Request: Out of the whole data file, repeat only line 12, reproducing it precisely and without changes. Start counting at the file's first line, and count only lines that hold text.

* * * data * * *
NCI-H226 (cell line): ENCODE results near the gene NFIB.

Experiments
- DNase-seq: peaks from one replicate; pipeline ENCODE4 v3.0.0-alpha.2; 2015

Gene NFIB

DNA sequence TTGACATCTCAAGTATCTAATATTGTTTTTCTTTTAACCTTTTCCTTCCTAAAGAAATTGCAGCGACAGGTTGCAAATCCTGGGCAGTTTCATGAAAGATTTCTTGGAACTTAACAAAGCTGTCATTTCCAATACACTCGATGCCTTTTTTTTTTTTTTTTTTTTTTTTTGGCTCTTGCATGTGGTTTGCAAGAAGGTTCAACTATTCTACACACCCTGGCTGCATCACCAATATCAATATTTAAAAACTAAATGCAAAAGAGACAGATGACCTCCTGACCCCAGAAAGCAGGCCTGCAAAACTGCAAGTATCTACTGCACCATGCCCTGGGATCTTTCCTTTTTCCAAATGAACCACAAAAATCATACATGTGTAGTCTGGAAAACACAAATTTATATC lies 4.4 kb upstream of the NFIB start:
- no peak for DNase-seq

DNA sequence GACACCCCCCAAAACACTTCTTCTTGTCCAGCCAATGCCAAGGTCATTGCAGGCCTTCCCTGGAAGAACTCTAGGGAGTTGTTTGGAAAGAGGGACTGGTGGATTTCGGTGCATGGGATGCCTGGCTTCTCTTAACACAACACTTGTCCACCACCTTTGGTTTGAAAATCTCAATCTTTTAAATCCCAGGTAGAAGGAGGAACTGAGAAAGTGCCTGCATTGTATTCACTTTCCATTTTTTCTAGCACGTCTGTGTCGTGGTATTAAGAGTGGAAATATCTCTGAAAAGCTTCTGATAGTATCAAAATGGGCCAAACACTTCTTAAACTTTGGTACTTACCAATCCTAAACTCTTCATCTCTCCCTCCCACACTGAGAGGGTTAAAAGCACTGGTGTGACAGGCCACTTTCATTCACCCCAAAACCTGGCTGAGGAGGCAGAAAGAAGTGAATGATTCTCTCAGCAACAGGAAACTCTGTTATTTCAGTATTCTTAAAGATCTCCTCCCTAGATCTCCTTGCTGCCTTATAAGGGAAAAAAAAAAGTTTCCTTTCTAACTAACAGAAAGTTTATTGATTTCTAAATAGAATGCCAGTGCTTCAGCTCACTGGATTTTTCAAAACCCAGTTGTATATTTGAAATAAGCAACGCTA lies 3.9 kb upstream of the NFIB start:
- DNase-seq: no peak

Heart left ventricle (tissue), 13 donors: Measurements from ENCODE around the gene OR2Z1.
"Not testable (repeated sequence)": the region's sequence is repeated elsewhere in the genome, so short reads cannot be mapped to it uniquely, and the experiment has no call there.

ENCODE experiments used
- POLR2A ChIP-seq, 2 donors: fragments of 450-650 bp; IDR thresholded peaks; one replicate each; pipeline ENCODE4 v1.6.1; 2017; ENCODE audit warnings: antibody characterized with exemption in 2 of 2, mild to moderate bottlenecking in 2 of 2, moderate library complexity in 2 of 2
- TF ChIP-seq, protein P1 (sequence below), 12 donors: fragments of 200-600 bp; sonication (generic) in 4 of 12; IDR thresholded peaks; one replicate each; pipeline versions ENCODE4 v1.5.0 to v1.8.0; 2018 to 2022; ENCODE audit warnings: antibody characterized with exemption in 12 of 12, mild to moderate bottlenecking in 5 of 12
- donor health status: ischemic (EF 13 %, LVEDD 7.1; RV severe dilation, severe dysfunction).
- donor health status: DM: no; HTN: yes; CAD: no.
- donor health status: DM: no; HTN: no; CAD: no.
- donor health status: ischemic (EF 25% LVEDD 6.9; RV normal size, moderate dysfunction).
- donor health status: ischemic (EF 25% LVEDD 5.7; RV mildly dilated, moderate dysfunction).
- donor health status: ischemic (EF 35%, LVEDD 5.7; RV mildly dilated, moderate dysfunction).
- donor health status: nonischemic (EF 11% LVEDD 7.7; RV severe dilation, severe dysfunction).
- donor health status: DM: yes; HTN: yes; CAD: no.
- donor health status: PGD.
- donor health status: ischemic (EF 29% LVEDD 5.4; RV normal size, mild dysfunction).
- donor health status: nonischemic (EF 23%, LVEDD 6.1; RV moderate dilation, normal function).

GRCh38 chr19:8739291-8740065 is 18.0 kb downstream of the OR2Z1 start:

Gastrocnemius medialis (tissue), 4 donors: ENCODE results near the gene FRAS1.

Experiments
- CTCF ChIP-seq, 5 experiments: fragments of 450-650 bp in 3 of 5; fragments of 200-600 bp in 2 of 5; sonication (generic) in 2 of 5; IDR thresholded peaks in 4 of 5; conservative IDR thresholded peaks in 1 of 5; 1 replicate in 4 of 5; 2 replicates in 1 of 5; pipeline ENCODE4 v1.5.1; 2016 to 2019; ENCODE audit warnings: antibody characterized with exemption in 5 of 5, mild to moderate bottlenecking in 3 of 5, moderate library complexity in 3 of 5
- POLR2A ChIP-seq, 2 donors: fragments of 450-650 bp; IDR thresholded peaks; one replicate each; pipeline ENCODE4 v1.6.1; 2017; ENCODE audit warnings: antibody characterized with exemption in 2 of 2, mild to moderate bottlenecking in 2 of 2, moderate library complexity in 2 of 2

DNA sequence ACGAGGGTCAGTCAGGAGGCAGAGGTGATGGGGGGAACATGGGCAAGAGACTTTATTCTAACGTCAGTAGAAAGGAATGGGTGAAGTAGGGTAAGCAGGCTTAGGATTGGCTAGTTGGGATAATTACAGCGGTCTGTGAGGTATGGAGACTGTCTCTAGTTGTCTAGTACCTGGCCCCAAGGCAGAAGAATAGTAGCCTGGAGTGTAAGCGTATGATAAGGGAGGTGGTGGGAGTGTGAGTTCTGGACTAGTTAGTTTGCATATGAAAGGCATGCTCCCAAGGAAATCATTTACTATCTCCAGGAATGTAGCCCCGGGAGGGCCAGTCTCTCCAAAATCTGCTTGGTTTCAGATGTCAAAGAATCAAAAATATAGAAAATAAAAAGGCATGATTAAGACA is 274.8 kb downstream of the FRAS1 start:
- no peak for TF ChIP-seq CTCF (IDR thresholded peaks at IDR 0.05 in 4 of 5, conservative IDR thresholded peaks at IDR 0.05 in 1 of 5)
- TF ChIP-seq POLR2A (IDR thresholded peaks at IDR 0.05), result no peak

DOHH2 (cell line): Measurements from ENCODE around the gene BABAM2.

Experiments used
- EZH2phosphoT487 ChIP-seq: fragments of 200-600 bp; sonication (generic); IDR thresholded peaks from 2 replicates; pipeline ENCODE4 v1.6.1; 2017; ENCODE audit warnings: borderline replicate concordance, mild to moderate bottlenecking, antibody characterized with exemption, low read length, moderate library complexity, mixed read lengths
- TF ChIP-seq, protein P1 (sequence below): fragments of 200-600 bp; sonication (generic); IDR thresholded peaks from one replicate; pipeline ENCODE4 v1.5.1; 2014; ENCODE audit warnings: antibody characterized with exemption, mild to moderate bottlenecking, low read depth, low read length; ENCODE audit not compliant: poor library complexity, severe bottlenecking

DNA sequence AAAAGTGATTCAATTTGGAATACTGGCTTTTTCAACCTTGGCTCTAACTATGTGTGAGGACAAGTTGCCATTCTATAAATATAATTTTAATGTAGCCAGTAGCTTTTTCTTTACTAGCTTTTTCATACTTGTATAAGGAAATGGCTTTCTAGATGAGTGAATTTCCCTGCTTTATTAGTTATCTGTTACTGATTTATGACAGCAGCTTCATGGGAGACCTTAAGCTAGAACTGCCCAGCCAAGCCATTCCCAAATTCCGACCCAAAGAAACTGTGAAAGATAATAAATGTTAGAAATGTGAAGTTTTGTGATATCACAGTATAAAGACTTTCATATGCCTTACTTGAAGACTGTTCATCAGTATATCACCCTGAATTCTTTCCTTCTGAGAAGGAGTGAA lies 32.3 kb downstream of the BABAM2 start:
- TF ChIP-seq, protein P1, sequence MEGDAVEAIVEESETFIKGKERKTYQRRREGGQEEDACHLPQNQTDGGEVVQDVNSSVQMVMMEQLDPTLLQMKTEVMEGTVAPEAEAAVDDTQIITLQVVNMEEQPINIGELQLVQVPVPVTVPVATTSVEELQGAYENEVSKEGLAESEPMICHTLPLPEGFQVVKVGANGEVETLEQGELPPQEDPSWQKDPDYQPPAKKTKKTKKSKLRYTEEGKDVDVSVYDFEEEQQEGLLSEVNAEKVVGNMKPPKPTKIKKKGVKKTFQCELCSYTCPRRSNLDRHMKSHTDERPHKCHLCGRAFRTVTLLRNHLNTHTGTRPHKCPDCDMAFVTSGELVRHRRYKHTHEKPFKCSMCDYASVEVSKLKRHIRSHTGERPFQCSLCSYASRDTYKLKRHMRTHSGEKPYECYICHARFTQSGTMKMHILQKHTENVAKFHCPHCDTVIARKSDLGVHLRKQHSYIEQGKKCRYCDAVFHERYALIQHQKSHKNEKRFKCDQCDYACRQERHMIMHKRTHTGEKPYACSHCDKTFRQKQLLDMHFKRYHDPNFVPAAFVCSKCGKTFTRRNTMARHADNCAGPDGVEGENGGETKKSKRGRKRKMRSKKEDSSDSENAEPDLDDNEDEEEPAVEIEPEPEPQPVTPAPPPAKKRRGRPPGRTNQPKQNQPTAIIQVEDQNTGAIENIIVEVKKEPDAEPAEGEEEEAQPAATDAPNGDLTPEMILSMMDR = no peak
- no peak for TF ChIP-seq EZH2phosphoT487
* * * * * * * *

- POLR2A ChIP-seq, 2 donors: fragments of 450-650 bp; IDR thresholded peaks; one replicate each; pipeline ENCODE4 v1.6.1; 2017; ENCODE audit warnings: antibody characterized with exemption in 2 of 2, mild to moderate bottlenecking in 2 of 2, moderate library complexity in 2 of 2